climb

this is not a review of the iPhone 5

in the last few weeks, i found the online activity of some people i know to be a source of strange amusement when they posted status updates and photos about the iPhone 5, as though the current iteration of the apple smartphone had just been released recently. in fact, it's an old gadget. technology changes at such a rapid pace that most electronic devices become relics by the time they're rolled out and become commercially available. curiosity over the iPhone 5 no longer occupies space in most online forums, and tech blogs are no longer talking about it. any mention or discussion about it is collateral -- all its faults and features have been so thoroughly debated and argued about that anyone who may just have gotten the iPhone 5 is buying into yesterday's news, and should be aware of what it does and cannot do, regardless that apple claims it to be the biggest thing to happen to iPhone since iPhone.


i didn't talk about my iPhone 5 in recent weeks. in fact, i didn't talk too much about it -- online at least -- when i got it in early october. even then i thought that whatever needed to be said had already been said by people who have more copper stripes on their geeky badges than me. any serious feedback about the iPhone 5 and how it stacks up against its rivals in the android and windows phone markets have all been laid on the table. i seriously have little to contribute save to repeat what others have already made public, and although i don't usually agree with everyone, with the diverse opinions that are available, i am sure i would share the same thoughts with someone. but i still get asked a lot about the iPhone by people curious to see whether shifting to iOS is worth the migration, or by people hoping to hear me heap praise on a machine that gets much undeserved attention, or otherwise thumb down those made by those who threaten the iPhone's place in the hierarchy of smartphones.

but i am not the right person to ask about any of these. i have been an iPhone user since 2007, and have suffered through 3 different versions. each of my previous 2 iPhones had an average life span of 3 years. this probably partly explains why i wasn't fawning about the iPhone 5, because the iPhone experience is not new to me. truth be told, i just needed to upgrade because my old iPhone 4 was wonky after an unfortunate crash on the asphalt of gil puyat avenue. save for a brief moment of weakness lasting about a month when i actually used another phone and a different OS, circumstances conspired to bring me back to the apple fold, and i am thus unfamiliar with what other smartphones equivalent to the iPhone might offer. so when people ask me to compare the iPhone with, say, a samsung or an HTC, or even a nokia, i decline the temptation to comment on something i have not used. that is a trait more common for people who hate the iPhone, but not the other way around.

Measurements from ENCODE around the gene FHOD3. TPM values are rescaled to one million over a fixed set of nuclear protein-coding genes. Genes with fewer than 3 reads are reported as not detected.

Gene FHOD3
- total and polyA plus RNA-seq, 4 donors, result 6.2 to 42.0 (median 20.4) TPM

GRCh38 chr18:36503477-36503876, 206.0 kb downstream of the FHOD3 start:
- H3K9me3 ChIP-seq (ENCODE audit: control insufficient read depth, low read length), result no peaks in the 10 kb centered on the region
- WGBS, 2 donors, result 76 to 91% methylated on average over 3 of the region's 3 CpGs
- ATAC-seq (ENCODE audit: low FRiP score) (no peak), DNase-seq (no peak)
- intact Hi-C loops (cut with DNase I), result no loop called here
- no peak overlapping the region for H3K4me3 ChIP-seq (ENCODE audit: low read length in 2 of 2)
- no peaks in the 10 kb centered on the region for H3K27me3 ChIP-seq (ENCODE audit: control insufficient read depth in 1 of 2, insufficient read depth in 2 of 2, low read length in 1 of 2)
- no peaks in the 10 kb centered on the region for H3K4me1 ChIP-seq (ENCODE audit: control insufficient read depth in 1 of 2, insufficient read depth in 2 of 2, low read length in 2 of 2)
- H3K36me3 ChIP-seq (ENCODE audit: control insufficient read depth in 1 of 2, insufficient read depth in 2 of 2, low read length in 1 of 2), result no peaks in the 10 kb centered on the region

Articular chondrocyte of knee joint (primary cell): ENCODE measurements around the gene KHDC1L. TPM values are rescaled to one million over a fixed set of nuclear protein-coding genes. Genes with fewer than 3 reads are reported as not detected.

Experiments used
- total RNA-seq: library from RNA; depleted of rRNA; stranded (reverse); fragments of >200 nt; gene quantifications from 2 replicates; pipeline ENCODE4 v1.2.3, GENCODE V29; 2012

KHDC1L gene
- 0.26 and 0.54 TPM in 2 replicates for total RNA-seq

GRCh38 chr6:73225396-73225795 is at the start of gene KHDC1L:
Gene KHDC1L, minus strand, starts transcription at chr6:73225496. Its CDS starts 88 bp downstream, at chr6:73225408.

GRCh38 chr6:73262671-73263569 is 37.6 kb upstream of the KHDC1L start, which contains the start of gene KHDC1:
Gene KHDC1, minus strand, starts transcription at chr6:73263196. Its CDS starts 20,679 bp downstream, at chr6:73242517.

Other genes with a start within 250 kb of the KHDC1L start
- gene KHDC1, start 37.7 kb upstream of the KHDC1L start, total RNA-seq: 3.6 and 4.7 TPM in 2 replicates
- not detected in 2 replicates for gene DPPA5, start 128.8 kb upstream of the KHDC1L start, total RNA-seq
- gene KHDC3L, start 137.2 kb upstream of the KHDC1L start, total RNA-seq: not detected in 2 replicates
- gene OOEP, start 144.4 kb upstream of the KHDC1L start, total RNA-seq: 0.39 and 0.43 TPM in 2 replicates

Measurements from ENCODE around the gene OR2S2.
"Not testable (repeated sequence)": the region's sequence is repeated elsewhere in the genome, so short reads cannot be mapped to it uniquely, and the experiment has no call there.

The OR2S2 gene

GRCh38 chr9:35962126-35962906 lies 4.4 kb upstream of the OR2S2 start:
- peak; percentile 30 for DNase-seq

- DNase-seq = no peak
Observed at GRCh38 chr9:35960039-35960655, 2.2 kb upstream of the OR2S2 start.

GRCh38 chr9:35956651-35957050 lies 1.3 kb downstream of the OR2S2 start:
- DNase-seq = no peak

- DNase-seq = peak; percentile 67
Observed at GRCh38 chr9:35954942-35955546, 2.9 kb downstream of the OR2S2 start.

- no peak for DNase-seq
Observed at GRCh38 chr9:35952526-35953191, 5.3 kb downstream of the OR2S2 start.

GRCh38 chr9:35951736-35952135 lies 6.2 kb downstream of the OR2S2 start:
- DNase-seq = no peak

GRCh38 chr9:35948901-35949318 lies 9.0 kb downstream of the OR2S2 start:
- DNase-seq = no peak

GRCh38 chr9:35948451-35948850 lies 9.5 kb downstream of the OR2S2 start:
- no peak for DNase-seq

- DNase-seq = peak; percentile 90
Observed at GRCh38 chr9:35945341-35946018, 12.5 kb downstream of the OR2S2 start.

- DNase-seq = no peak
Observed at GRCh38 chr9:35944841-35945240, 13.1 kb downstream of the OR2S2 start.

i remember telling people that the improvements on the iPhone 5 are so minimal that they are probably imperceptible to humans, since we are unable to appreciate the difference a few nanoseconds make. but after digging up my first iPhone and comparing the smoothness of my user experience, i can say that the newest iPhone has so radically improved since it first revolutionized the smartphone, which says a lot since the 1st-generation iPhone can still outperform some lower-end to mid-range models of other smartphone makers. what i did notice rather immediately the moment i unboxed the iPhone 5 was how light it was, considering that it is a row of applications taller. it isn't actually an inch taller as some people mistakenly assume, because the increase in the size of the screen is measured diagonally, so you won't immediately know someone is using an iPhone 5 until you put any of the older models beside it (after all, the increase in height is less than 9 millimeters -- if you're not sure how short that is, get a ruler). only then would you appreciate that it's 20% lighter and 18% thinner.


i've long noticed how amazing the retina display was since upgrading from 1G to the iPhone 4, and i'm not sure any further increase in terms of screen resolution would even be noticed by the human eye. what seems to contradict apple's pronouncements is the improved battery. with my old iPhones, i could go 3 days on a single charge, but i'm following a two-day cycle now, sometimes reduced to more-than-once-a-day charging if i turn on 3G. but of course because of the seamlessness of the experience, i may be using my iPhone now more than i have previously. at first also, i was going to be the first to complain about the shift to the lightning connector and i hoped that this rumor wouldn't be implemented because it would mean most of my accessories would be rendered useless. i wasn't about to upgrade all of them to be iPhone 5 compatible because i still have an iPod and an iPad that use the 30-pin dock connector. but my problem was solved when i got an adapter, so no complaints anymore. and come to think of it, i think this lightning connector is tons better than the micro-USB and mini-USB -- i hope other devices switch to this standard soon.

to answer some of the questions i get asked, no, i will not suggest you get an iPhone 5 unless you are (1) an apple fanboy or fangirl, or (2) you like people to think you're cool and all that. it's really difficult for me to recommend it over many other smartphones with better technical specifications, because honestly, i have known no other phone aside from the iPhone these last 5 years. it's like asking me if a restaurant is any good when all i do is eat at home. so i suggest that you go out there, read reviews, try out several phones, and decide. in my case, i'm tied to the appleverse. shifting to another phone, as proven in that month of weakness, would upset the balance.